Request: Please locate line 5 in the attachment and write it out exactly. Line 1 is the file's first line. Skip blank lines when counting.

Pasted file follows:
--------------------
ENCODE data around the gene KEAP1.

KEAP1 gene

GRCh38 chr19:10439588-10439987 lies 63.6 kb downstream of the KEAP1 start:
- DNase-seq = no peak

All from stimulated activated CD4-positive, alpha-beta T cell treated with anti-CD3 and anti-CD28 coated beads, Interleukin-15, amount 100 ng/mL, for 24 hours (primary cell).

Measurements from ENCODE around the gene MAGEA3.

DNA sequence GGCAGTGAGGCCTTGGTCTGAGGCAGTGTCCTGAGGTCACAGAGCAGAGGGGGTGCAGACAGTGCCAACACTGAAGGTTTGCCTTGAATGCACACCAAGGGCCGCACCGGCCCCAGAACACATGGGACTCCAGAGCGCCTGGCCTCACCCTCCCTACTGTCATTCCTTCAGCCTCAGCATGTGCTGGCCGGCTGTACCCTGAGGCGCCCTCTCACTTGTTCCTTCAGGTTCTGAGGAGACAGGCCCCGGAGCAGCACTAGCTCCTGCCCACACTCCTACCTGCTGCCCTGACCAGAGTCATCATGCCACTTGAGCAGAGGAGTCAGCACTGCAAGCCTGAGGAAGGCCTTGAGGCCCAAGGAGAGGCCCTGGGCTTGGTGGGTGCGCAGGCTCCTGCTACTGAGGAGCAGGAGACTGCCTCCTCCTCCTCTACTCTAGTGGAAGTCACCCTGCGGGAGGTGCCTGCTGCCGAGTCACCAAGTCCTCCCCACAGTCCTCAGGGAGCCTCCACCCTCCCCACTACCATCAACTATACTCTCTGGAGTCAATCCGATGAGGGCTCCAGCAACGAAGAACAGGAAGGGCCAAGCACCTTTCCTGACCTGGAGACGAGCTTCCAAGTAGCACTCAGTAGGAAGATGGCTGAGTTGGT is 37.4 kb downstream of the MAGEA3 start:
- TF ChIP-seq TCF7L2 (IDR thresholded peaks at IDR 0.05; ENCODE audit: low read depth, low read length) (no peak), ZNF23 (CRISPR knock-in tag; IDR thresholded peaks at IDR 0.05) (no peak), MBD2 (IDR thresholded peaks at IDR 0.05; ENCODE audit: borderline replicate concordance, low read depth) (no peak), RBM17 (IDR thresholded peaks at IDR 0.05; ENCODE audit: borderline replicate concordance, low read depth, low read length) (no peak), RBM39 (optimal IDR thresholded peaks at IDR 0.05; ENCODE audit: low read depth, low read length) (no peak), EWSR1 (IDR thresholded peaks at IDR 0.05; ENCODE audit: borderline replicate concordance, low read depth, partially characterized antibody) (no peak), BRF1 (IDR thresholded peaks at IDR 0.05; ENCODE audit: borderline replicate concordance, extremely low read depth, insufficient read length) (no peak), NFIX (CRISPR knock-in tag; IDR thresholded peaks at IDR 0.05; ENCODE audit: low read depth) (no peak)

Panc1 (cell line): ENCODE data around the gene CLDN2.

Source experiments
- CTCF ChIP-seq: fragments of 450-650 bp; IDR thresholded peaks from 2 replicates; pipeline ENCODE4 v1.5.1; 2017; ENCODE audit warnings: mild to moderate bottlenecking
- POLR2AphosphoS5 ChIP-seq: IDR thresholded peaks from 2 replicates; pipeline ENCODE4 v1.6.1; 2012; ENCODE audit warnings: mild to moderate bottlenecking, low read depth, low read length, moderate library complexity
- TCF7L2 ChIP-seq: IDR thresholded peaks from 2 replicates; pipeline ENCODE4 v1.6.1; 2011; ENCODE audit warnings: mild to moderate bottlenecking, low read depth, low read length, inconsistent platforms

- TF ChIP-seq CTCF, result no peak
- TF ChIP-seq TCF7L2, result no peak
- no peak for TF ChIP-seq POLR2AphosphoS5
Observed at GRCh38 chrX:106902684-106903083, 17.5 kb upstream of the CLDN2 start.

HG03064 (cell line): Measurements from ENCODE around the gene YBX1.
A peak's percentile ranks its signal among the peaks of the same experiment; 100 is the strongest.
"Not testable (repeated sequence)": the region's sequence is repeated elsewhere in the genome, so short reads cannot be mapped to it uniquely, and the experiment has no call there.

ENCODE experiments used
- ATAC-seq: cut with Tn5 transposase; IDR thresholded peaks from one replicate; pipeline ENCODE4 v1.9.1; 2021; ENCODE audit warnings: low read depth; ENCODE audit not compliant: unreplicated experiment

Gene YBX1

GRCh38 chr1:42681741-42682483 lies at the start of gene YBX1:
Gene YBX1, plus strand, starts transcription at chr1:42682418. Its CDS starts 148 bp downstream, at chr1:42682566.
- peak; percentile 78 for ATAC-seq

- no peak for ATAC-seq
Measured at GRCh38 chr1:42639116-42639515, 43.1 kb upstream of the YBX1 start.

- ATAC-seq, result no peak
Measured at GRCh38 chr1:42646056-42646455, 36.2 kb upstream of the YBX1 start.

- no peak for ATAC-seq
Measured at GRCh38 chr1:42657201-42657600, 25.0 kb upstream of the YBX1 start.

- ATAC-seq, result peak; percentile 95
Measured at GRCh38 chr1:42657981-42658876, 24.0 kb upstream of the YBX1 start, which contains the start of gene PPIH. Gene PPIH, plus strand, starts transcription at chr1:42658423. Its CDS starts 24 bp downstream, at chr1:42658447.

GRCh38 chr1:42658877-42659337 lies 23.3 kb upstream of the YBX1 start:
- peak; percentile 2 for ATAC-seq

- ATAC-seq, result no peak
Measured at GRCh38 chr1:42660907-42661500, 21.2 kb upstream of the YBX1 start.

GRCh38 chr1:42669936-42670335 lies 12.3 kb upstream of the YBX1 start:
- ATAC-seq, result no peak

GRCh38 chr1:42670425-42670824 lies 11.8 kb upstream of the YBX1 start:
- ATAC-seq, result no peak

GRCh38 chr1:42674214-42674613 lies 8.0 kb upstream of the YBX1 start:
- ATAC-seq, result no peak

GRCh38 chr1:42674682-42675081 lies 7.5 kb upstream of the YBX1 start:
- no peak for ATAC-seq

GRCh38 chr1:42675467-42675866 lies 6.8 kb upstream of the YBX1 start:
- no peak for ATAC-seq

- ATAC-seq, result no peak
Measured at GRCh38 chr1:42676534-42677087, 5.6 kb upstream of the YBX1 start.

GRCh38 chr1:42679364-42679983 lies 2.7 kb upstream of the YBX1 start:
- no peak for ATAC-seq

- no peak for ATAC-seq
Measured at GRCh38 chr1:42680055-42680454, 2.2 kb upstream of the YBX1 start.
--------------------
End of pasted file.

All from stimulated activated CD4-positive, alpha-beta T cell treated with anti-CD3 and anti-CD28 coated beads, Interleukin-15, amount 100 ng/mL, for 24 hours (primary cell).